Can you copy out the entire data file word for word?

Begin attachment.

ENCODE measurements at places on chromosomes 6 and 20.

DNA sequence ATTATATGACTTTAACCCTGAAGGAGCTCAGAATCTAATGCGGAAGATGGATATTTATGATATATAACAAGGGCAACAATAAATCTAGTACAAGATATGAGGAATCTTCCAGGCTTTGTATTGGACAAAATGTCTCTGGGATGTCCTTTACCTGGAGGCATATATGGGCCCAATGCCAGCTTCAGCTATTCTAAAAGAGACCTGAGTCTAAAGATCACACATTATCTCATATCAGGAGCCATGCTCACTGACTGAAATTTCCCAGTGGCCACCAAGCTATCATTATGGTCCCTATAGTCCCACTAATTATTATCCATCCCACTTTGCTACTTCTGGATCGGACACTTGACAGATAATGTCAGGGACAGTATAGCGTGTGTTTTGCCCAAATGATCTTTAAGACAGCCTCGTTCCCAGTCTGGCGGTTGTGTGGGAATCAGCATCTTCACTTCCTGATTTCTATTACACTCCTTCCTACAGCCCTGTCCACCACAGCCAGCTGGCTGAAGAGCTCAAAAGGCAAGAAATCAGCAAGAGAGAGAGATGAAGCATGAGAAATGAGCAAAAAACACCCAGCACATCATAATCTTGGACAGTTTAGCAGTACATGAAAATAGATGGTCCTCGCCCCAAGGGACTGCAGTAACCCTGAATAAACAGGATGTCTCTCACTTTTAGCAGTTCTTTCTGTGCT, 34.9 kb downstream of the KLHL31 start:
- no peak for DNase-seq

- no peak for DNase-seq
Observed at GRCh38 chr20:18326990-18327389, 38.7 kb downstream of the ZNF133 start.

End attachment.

ENCODE measurements at places on chromosomes 6 and 20.

DNA sequence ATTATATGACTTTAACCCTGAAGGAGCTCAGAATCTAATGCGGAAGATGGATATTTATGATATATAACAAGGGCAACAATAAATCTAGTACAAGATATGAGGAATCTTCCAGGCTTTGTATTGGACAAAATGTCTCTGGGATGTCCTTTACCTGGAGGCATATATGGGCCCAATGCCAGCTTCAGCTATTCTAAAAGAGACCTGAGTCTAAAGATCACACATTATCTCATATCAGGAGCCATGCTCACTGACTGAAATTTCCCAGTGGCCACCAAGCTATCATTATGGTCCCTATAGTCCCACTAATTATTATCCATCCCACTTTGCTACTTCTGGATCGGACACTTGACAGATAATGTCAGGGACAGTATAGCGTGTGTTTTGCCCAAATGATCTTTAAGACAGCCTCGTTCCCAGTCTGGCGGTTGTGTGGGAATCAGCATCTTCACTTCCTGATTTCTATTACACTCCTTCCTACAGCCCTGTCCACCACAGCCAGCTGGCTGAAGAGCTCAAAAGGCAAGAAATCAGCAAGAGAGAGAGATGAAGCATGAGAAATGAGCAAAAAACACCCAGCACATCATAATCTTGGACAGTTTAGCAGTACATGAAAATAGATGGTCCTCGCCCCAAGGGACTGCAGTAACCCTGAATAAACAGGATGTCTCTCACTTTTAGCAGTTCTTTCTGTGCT, 34.9 kb downstream of the KLHL31 start:
- no peak for DNase-seq

- no peak for DNase-seq
Observed at GRCh38 chr20:18326990-18327389, 38.7 kb downstream of the ZNF133 start.